Thri­h­nuk­agig­ur Vol­cano (Thri­h­nuk­agig­ur — Three Peaks), locat­ed about 30 km from the cap­i­tal of Ice­land, Reyk­javik, has become a pop­u­lar attrac­tion and place for tourist adven­tures, because it is the only dor­mant vol­cano that allows you to explore it from the inside and get to its heart. In most cas­es, when a vol­cano erupts, the mag­ma cham­ber is filled with lava, which sub­se­quent­ly cools and hard­ens, block­ing the entrance. But at Thri­h­nuk­agig­ur, the lava is believed to have sim­ply flowed back into the bow­els of the earth. The mag­ma cham­ber remained intact and undam­aged, mak­ing the vol­cano an absolute­ly unique place to vis­it.

inside the volcano

Entry relat­ed to loca­tion: Ice­land

This place def­i­nite­ly does not fall into the list of the most pow­er­ful vol­canic erup­tions. The vol­cano last erupt­ed approx­i­mate­ly 4,000 years ago, leav­ing an entrance approx­i­mate­ly 4 meters by 4 meters in diam­e­ter lead­ing to a bot­tle-shaped vol­canic vault. The mag­ma cham­ber is approx­i­mate­ly 120 meters deep and is 1×2 meters at the bot­tom. An Ice­landic tour oper­a­tor is now pro­vid­ing a curi­ous adven­tur­ous chance to explore this ancient vol­cano from the inside.

journey into the heart of the volcano
The bas­ket, which holds 5–6 peo­ple, is con­nect­ed to a crane that low­ers it direct­ly into the crater. The 120m descent takes approx­i­mate­ly 7 to 8 min­utes. Once inside, vis­i­tors can spend up to an hour in the heart of the vol­cano, see­ing the beau­ti­ful col­ors on the rock­’s sur­face and appre­ci­at­ing the sheer size. The inte­ri­or space is equiv­a­lent to near­ly three full-size bas­ket­ball courts stacked one behind the oth­er. The height is such that a life-sized Stat­ue of Lib­er­ty would eas­i­ly fit here.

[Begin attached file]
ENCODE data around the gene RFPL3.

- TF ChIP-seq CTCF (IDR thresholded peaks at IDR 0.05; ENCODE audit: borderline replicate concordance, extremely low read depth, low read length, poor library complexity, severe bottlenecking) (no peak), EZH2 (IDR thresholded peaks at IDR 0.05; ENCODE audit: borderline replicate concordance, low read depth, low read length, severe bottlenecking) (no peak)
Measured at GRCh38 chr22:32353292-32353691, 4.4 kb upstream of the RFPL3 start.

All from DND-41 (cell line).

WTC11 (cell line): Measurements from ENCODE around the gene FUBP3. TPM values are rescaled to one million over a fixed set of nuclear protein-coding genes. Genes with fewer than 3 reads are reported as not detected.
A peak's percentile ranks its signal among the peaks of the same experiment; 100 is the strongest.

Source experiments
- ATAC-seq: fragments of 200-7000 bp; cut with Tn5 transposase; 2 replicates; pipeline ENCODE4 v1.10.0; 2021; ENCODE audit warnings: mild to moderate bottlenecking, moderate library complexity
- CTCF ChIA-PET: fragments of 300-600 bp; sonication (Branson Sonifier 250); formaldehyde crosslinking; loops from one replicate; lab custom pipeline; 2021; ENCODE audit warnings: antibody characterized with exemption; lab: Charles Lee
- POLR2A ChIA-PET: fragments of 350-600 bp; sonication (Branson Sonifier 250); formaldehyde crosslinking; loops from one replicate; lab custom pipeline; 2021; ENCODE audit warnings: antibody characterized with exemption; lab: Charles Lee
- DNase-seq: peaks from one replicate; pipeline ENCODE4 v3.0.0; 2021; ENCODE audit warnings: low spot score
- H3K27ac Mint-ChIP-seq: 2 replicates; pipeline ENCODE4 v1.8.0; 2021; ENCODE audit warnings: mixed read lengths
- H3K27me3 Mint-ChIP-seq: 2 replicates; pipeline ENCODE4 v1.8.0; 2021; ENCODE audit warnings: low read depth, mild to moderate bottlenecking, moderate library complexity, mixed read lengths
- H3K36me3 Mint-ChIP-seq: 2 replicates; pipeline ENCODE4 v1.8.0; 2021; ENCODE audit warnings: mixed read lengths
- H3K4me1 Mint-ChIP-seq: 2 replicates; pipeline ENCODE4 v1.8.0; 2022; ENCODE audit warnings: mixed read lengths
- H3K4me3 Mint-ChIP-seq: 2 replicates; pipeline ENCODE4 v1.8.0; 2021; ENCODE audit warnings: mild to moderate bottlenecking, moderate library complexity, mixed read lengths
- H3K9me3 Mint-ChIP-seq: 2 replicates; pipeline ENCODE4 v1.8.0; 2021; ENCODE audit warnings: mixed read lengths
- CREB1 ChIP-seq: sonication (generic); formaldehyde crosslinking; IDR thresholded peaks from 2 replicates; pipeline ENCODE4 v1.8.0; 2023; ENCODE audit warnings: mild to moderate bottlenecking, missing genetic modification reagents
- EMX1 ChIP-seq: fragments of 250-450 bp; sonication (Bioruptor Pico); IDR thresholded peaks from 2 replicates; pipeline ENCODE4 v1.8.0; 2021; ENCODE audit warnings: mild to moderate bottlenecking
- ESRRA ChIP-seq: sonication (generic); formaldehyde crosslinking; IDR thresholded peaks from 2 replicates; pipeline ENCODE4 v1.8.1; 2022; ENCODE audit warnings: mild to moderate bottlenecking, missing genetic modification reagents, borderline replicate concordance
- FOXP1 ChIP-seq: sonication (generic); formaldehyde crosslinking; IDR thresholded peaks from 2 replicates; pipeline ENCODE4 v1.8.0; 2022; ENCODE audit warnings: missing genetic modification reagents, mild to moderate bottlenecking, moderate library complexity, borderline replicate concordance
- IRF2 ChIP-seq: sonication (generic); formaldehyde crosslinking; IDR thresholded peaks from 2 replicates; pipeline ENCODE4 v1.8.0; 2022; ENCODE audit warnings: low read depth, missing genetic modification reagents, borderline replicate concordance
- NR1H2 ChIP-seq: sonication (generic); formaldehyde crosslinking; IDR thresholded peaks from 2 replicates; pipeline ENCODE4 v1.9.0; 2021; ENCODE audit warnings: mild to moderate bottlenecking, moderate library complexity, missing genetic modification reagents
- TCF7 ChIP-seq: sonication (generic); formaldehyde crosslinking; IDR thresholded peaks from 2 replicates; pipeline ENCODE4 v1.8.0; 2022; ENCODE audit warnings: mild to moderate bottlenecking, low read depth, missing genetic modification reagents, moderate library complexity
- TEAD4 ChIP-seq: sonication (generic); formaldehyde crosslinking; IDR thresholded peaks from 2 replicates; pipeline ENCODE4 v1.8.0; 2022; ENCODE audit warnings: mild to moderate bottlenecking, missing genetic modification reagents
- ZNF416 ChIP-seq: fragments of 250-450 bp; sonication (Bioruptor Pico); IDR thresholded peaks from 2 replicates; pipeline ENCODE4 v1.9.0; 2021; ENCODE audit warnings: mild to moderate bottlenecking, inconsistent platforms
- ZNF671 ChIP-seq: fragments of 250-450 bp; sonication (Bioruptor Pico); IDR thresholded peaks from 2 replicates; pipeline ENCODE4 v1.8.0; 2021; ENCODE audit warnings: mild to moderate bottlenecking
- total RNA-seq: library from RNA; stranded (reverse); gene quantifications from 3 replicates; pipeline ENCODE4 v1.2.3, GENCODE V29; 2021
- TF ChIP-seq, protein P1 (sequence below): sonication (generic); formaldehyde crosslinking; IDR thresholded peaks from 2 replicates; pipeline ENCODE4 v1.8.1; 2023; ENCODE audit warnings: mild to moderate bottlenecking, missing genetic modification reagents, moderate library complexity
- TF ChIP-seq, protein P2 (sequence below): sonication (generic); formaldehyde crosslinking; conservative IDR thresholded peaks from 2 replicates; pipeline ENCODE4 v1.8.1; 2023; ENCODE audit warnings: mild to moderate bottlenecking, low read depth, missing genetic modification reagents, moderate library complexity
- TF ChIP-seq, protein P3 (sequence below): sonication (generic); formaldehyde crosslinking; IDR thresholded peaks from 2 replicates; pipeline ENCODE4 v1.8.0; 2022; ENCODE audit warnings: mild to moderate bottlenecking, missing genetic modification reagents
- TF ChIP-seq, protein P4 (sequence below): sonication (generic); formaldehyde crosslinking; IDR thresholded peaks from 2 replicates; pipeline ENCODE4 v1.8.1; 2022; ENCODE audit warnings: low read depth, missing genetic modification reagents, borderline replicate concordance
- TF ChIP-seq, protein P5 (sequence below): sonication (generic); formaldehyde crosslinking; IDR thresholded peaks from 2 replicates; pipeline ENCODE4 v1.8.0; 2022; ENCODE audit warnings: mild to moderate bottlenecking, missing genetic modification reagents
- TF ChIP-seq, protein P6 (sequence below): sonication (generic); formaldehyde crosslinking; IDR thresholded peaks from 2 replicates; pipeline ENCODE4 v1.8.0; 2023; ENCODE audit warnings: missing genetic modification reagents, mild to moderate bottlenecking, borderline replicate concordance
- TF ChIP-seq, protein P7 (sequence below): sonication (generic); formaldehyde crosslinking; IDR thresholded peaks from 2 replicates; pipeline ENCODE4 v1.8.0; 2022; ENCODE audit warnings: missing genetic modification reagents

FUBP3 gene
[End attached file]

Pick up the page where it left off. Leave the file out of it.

See also
Popocatepetl - the famous Mexican volcano

The tour is only avail­able dur­ing the sum­mer, giv­en that the aver­age tem­per­a­ture in the vol­cano is always 6°C. On May 15th, 2013 the next tour was con­firmed. The idea to open Thri­h­nuk­agig­ur vol­cano for vis­it­ing came from Arnie B. Ste­fans­son, a doc­tor in Reyk­javik and a cave world enthu­si­ast. He has been study­ing Ice­land since 1954 and was the first to descend into the crater of a vol­cano in 1974.

Arnie insists that the con­ser­va­tion of caves and vol­canic vaults is not con­ser­va­tion. Rather, it is that nat­ur­al won­ders must be treat­ed with care and respect—they must be made avail­able in the right way. “First it’s a project about con­ser­va­tion, then research, and final­ly edu­ca­tion,” Arnie told The Guardian.

Con­tin­ue read­ing about the high­est vol­ca­noes in the world by vis­it­ing a spe­cial selec­tion.